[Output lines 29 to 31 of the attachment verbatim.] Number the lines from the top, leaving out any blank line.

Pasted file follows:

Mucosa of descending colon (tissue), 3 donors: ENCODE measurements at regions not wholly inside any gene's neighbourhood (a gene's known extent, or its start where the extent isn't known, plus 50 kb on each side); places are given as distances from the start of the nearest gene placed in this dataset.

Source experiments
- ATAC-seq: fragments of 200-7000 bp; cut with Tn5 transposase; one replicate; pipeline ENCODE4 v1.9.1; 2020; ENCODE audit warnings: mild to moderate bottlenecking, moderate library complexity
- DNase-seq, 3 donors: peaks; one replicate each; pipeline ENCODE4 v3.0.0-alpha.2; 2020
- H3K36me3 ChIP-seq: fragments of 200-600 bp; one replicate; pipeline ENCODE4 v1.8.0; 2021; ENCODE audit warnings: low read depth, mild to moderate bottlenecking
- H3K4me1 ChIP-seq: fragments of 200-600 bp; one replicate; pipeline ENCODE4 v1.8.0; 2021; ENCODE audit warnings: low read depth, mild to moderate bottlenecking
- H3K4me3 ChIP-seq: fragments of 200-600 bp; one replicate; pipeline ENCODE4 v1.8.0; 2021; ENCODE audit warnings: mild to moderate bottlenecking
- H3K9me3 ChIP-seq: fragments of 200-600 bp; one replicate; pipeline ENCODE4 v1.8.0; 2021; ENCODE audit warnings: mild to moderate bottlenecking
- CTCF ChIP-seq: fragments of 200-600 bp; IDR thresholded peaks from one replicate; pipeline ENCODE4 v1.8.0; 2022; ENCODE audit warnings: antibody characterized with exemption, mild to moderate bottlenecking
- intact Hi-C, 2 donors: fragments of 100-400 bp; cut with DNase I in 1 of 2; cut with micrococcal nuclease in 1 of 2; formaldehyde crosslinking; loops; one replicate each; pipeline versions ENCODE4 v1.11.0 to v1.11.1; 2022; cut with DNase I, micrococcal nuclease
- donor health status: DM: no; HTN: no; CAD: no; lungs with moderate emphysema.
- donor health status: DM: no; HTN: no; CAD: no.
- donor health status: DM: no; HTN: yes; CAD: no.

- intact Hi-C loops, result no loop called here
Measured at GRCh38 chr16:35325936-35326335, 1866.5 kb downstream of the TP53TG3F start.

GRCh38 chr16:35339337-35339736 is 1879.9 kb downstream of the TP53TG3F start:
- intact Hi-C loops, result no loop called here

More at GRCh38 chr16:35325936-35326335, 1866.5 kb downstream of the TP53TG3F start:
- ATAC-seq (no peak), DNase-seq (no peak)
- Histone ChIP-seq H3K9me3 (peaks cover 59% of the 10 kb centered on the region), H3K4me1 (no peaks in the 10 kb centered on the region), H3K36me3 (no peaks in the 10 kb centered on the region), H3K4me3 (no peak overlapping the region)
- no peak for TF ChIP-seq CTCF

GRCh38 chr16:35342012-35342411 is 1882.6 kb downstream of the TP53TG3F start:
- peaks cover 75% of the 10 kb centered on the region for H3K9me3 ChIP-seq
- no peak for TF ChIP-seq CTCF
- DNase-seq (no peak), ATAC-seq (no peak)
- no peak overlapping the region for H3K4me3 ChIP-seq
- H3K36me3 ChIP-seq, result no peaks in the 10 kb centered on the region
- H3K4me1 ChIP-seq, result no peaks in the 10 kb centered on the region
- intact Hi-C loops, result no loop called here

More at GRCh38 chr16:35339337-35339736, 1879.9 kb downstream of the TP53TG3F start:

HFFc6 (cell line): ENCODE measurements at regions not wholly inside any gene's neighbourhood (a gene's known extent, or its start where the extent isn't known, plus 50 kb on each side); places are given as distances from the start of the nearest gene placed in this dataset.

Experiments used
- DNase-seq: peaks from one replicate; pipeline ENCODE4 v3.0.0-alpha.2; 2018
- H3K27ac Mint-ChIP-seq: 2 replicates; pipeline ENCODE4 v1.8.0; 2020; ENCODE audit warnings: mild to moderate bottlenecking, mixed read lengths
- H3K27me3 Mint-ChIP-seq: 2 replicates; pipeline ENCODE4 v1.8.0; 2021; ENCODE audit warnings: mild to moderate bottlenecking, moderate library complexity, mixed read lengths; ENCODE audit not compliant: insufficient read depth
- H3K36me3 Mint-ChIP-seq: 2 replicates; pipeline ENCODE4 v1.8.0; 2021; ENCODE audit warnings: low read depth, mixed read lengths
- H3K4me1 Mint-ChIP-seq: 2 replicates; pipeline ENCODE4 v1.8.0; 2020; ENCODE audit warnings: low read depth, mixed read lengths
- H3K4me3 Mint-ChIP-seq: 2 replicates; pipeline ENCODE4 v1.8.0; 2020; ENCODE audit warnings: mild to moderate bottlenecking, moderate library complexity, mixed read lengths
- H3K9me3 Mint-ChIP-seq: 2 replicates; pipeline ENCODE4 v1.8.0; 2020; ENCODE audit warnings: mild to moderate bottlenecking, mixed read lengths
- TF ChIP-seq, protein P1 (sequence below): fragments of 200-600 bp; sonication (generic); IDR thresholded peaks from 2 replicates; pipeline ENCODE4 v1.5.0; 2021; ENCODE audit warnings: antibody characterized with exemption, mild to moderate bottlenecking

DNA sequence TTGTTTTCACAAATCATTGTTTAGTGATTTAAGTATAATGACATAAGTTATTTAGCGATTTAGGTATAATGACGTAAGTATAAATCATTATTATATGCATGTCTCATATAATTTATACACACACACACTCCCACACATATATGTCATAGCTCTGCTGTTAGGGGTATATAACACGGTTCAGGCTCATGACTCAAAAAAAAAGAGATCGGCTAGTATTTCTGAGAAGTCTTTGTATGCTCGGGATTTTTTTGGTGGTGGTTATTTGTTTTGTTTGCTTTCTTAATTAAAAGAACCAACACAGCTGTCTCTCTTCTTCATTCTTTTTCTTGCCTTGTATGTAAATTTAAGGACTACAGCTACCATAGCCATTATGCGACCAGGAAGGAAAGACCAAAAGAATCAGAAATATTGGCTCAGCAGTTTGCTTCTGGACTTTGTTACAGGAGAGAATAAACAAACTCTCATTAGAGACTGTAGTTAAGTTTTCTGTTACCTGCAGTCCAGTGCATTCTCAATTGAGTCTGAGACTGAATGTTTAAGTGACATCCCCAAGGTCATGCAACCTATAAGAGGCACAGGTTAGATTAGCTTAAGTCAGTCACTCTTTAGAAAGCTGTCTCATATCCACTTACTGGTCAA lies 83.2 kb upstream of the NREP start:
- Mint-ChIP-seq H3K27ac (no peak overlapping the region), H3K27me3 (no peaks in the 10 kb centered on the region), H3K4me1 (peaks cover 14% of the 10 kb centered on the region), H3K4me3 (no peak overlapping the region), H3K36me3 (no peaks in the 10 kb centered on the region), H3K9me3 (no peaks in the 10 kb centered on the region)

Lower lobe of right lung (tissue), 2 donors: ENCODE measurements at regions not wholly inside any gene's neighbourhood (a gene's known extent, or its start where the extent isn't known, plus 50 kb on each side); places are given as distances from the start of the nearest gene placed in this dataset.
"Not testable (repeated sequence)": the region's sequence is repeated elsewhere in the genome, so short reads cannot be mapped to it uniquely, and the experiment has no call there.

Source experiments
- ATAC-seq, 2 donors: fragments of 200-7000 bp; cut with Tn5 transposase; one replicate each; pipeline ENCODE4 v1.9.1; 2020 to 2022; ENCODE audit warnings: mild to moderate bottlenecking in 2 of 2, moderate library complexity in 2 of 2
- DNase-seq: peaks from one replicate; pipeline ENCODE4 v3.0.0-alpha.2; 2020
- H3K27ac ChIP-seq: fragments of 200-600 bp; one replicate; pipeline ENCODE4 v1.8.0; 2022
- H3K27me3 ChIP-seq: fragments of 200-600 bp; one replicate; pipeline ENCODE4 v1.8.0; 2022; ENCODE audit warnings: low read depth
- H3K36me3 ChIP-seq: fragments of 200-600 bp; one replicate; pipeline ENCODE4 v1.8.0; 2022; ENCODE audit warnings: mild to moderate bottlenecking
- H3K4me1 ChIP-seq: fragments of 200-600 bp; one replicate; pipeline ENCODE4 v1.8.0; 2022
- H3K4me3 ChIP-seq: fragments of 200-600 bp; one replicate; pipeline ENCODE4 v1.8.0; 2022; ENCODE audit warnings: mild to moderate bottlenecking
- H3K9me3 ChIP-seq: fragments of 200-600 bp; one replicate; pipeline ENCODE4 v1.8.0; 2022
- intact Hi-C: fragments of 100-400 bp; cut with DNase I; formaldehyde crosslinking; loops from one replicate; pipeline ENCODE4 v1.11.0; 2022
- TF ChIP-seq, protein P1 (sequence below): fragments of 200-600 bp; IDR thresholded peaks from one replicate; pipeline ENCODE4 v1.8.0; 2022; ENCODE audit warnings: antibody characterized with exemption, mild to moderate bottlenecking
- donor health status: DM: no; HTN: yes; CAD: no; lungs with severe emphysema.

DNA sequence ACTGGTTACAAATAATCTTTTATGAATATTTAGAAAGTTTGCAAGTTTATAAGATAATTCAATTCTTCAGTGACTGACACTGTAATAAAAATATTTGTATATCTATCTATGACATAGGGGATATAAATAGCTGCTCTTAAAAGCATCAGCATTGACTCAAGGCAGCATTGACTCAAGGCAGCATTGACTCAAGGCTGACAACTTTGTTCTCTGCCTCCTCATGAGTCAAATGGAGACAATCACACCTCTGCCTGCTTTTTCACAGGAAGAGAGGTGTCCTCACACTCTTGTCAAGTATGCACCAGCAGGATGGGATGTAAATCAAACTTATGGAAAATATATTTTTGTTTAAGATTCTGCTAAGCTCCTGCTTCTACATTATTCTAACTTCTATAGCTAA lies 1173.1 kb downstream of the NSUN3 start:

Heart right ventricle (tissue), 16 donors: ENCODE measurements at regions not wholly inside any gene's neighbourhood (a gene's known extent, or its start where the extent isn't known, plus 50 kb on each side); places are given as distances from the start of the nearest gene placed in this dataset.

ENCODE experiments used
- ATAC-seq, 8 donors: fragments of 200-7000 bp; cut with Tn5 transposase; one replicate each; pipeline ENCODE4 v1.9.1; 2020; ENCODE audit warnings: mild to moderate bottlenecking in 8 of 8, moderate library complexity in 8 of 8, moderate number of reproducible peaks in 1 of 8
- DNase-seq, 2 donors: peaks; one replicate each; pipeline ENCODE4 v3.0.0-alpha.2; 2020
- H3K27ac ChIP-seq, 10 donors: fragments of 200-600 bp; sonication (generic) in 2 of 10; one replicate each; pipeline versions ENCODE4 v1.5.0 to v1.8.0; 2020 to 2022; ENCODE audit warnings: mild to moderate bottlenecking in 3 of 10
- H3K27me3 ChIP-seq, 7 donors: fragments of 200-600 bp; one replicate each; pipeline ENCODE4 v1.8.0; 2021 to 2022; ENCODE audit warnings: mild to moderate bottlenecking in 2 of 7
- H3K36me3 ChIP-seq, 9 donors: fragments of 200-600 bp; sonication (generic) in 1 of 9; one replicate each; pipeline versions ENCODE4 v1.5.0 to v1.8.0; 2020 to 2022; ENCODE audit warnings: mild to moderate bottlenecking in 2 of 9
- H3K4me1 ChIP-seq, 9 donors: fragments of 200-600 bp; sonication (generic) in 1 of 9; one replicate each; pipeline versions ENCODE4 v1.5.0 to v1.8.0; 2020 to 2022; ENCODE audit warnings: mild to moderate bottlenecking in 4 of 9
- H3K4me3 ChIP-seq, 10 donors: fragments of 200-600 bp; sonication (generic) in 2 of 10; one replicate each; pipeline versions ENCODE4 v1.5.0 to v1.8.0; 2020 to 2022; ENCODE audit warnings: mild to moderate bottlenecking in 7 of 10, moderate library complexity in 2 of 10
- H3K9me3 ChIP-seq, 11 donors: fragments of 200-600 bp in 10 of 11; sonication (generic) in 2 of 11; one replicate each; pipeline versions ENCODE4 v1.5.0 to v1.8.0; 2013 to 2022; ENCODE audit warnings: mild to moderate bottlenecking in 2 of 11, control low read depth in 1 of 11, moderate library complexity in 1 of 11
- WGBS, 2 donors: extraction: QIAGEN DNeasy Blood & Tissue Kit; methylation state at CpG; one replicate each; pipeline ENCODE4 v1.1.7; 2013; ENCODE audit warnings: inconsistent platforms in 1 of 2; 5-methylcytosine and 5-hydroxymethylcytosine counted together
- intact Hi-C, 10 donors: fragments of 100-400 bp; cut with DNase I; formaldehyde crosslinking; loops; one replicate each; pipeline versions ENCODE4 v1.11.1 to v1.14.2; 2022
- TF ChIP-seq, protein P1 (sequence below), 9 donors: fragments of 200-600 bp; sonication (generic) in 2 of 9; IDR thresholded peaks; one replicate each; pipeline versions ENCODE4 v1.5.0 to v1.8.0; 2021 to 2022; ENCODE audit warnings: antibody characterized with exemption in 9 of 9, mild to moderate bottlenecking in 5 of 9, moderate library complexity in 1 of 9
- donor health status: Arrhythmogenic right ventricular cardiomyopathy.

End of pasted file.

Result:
- intact Hi-C loops, result no loop called here

More at GRCh38 chr16:35339337-35339736, 1879.9 kb downstream of the TP53TG3F start:

HFFc6 (cell line): ENCODE measurements at regions not wholly inside any gene's neighbourhood (a gene's known extent, or its start where the extent isn't known, plus 50 kb on each side); places are given as distances from the start of the nearest gene placed in this dataset.